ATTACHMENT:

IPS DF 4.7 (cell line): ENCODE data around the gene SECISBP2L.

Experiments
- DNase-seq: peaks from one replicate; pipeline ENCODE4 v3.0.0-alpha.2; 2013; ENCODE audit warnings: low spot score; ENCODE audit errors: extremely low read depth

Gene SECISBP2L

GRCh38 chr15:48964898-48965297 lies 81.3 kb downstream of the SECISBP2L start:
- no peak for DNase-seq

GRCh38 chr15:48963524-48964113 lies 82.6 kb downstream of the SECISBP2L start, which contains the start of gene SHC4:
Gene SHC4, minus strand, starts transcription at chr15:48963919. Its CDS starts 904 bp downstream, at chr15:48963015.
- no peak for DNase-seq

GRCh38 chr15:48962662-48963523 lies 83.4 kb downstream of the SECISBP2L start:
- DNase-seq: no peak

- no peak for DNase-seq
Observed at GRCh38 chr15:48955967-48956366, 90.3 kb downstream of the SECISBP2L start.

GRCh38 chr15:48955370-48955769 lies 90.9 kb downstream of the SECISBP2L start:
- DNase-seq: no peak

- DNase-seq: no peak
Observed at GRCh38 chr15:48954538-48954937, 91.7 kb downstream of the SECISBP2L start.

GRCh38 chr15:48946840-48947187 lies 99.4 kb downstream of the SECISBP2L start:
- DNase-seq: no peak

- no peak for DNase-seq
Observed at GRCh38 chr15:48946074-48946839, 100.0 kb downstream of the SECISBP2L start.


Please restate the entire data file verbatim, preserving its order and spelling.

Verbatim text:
IPS DF 4.7 (cell line): ENCODE data around the gene SECISBP2L.

Experiments
- DNase-seq: peaks from one replicate; pipeline ENCODE4 v3.0.0-alpha.2; 2013; ENCODE audit warnings: low spot score; ENCODE audit errors: extremely low read depth

Gene SECISBP2L

GRCh38 chr15:48964898-48965297 lies 81.3 kb downstream of the SECISBP2L start:
- no peak for DNase-seq

GRCh38 chr15:48963524-48964113 lies 82.6 kb downstream of the SECISBP2L start, which contains the start of gene SHC4:
Gene SHC4, minus strand, starts transcription at chr15:48963919. Its CDS starts 904 bp downstream, at chr15:48963015.
- no peak for DNase-seq

GRCh38 chr15:48962662-48963523 lies 83.4 kb downstream of the SECISBP2L start:
- DNase-seq: no peak

- no peak for DNase-seq
Observed at GRCh38 chr15:48955967-48956366, 90.3 kb downstream of the SECISBP2L start.

GRCh38 chr15:48955370-48955769 lies 90.9 kb downstream of the SECISBP2L start:
- DNase-seq: no peak

- DNase-seq: no peak
Observed at GRCh38 chr15:48954538-48954937, 91.7 kb downstream of the SECISBP2L start.

GRCh38 chr15:48946840-48947187 lies 99.4 kb downstream of the SECISBP2L start:
- DNase-seq: no peak

- no peak for DNase-seq
Observed at GRCh38 chr15:48946074-48946839, 100.0 kb downstream of the SECISBP2L start.